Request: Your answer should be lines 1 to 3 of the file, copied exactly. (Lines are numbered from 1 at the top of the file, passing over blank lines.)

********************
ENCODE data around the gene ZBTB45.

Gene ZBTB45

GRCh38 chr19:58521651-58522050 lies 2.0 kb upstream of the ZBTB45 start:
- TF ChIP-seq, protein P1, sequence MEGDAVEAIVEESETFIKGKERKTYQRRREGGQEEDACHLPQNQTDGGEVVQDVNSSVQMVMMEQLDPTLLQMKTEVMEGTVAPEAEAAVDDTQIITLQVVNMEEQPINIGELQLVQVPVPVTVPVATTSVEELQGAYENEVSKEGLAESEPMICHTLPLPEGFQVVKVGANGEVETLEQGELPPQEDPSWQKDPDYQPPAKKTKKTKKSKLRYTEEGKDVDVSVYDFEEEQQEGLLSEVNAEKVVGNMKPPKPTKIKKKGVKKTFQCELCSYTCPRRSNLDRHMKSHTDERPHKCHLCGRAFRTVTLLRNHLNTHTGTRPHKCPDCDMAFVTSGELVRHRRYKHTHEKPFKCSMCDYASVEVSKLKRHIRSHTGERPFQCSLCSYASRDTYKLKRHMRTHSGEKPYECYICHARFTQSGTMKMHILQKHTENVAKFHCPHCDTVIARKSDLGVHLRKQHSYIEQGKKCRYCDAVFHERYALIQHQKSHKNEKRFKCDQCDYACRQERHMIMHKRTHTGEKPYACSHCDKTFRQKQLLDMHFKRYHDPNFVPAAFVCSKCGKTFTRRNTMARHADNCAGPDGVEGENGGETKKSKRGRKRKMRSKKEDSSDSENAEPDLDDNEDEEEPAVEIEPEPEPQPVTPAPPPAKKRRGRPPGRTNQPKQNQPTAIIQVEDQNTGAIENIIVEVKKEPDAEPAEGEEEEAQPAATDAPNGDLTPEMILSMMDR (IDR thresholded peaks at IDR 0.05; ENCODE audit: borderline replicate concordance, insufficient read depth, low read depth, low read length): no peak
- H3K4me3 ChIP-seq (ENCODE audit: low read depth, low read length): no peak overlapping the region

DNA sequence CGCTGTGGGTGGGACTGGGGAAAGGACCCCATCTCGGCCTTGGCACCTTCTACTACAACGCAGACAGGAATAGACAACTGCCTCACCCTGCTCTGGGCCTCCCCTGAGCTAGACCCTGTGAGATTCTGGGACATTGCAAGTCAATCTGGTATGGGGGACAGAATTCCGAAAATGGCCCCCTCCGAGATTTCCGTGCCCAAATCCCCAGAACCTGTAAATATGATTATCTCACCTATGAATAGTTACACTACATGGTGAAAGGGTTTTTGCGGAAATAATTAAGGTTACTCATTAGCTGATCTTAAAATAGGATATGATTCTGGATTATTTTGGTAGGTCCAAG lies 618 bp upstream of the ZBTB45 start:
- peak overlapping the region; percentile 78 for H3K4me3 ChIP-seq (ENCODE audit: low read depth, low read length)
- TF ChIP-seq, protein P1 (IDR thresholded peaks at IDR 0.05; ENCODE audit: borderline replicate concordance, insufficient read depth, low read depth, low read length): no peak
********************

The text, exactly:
ENCODE data around the gene ZBTB45.

Gene ZBTB45

GRCh38 chr19:58521651-58522050 lies 2.0 kb upstream of the ZBTB45 start: